Medical Travel Companions: The Unsung Caregivers

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Laura CarabelloTravel companions play an important role as advocates and caregivers

By Laura Carabello

Among those who travel across the country or around the world to seek affordable, quality healthcare, 83 percent travel with a companion. Whether undergoing treatments or recovery, the physical and moral support that these caregiver/companions bring to medical travel patients is critical.

In fact, research consistently shows that companion participation in care is associated with positive patient and physician experiences. Informal healthcare providers include friends, family, and some volunteers who provide essential unpaid care without formal training. 

At home, caregivers administer medications, manage wounds and assist with rehabilitation. In hospital settings, they perform tasks that augment care provided by nurses and physicians, such as monitoring symptoms and articulating patients’ preferences to healthcare professionals.

The support of a companion/caregiver is important in any healthcare setting, but it is especially critical in the context of medical travel where patients may face additional challenges, such as travel, an unfamiliar physical environment, a different culture and potential language barriers.

They also help to retain and transfer the patient’s medical information at a medical facility, advocate on behalf of the patient to ensure all their needs are being met, and provide a safe and positive medical travel experience.


Many of the medical travel caregiver roles are similar to those of conventional caregivers — making decisions on behalf of the patient, liaising with formal providers, coordinating appointment scheduling, offering hands-on care, providing emotional and spiritual support, and taking responsibility for managing care-related finances.

In medical travel, family members, especially spouses, are the most common caregiver, and perform their caregiving roles as knowledge broker, companion and advocate almost continuously while traveling domestically or abroad for care.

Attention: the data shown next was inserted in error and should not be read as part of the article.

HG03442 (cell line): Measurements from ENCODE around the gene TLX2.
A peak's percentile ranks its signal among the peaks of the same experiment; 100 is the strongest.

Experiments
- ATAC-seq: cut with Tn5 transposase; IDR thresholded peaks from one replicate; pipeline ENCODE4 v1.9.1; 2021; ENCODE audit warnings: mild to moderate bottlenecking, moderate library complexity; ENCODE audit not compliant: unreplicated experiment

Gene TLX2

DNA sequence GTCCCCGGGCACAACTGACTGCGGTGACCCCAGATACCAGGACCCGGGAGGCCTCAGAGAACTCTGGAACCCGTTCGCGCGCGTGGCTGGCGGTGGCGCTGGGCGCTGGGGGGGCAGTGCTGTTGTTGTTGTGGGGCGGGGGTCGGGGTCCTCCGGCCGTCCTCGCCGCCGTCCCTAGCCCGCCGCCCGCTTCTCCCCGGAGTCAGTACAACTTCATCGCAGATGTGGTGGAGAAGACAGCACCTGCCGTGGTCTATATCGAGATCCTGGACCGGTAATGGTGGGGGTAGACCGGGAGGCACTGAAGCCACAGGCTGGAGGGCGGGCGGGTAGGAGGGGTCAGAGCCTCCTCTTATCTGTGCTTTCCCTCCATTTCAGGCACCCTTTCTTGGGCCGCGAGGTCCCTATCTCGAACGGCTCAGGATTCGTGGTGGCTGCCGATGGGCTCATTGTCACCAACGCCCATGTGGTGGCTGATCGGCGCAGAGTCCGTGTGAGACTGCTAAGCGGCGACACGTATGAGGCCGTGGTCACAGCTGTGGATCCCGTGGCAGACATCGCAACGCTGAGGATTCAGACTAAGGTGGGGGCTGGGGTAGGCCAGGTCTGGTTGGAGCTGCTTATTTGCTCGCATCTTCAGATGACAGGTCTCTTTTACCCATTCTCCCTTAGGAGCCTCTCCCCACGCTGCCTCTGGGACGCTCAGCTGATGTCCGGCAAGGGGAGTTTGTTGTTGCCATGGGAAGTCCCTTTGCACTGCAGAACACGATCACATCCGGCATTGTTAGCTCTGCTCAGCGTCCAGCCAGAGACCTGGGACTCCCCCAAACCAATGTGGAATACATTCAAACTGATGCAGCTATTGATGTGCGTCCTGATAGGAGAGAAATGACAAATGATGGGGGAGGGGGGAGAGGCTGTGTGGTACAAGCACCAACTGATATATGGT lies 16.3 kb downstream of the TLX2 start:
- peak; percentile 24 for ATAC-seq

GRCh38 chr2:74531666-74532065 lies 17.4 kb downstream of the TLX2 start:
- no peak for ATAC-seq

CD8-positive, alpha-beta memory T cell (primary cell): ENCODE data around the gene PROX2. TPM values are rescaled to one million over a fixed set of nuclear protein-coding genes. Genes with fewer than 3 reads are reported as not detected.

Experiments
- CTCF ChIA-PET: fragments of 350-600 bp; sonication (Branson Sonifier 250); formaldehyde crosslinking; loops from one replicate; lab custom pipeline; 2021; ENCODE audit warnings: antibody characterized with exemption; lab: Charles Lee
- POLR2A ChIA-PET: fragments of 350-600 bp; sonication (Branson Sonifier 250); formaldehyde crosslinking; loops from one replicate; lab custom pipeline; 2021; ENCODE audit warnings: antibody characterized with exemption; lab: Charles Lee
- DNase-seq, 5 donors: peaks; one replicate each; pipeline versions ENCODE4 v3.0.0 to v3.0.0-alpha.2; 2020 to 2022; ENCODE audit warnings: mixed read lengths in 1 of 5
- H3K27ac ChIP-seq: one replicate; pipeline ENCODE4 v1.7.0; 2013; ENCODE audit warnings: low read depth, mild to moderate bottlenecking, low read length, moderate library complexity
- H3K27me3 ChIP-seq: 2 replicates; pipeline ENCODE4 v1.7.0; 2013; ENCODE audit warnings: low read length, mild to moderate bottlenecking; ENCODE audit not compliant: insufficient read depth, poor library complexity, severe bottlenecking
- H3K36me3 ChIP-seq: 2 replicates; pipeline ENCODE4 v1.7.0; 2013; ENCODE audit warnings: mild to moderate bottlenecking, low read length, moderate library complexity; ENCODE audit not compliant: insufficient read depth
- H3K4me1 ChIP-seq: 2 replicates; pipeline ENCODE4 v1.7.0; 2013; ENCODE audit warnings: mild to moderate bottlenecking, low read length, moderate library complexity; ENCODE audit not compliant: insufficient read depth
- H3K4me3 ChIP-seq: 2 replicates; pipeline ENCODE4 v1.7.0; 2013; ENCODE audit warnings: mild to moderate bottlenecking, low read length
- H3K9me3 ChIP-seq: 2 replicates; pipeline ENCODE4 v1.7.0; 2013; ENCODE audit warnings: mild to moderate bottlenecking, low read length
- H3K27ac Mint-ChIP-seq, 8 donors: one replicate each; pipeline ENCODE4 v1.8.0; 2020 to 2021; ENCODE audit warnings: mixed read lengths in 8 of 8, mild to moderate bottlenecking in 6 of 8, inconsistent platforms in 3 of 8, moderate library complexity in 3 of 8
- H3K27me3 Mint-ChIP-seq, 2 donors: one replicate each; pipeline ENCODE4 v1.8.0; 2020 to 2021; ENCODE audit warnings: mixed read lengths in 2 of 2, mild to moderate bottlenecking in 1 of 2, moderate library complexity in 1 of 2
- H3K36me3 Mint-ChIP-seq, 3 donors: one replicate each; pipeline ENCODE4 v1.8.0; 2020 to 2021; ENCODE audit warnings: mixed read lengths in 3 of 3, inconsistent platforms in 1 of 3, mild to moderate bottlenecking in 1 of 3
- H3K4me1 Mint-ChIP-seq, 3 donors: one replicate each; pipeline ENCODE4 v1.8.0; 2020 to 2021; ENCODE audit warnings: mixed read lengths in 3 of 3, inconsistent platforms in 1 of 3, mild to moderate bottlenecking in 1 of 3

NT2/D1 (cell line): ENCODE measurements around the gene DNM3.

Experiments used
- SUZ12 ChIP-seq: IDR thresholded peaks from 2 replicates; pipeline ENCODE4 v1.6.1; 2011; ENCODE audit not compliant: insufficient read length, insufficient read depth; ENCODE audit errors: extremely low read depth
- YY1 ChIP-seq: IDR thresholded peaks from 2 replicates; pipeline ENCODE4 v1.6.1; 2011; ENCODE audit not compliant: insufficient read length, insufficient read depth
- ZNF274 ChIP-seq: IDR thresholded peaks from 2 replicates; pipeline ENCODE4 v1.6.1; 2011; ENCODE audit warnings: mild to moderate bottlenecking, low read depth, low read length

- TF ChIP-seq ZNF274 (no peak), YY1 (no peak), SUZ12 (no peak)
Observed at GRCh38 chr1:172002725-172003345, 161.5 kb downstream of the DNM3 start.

Knowledge Brokers and Companions

Medical travel caregivers play the important role of conveying travel and medical/health information between the facility staff and patient. For instance, they may ask questions about travel logistics or prescriptions or care options, and make sure the patient understands the information. In some cases, the caregiver may be more familiar with the local language and will serve as an interpreter or translator for the patient. Frequently, they are aware of the patient’s allergies, carry a list of the patient’s medications, ask questions and take notes during discussions with healthcare providers.

Ideally, companions put the patient’s needs ahead of their own and assist and support the patient during the pre-op, treatment and post-op process. At times, this may mean making sure the patient gets to different tests or appointments, watching over the patient after surgery or simply offering emotional support. Caregivers also learn about the patient’s condition, the procedure or treatment, and details surrounding the patient’s convalescence and recovery.

At the same time, companion/caregivers should look for opportunities to spend some time to enjoy the local culture and attractions, if possible, as long as it doesn’t compromise their primary job of supporting the patient’s well-being.  

Keep in mind that serving as a medical traveler companion/caregiver is not for everyone. A competent caregiver can improve the patient’s health, but one who is less prepared or more focused on sightseeing than assisting the patient, can undermine the care provided. That’s why it’s important for healthcare providers to educate patients and companions about the role of companion/caregiver during a medical trip.

Unseen Pillars of the Care Community

Companion/caregivers ensure the patient’s health and well-being and shoulder a large part of the responsibilities that might otherwise fall to the patient. In this way, caregivers serve to complement the care provided at the hospital facility and buffer medical tourists from the common stresses associated with travel and being in a new environment.

Given the integral roles that caregivers serve, clearly the medical travel industry is highly dependent on this unpaid service. Just as many of the nation’s caregivers are overlooked, so too are the “shadow workers” in medical travel unpaid, untrained, and largely unrecognized for the substantial benefits they provide.

Laura Carabello is Founder and Chief Creative Officer of CPR Strategic Marketing Communications, and Editor and Publisher of Medical Travel Today and U.S. Domestic Medical Travel.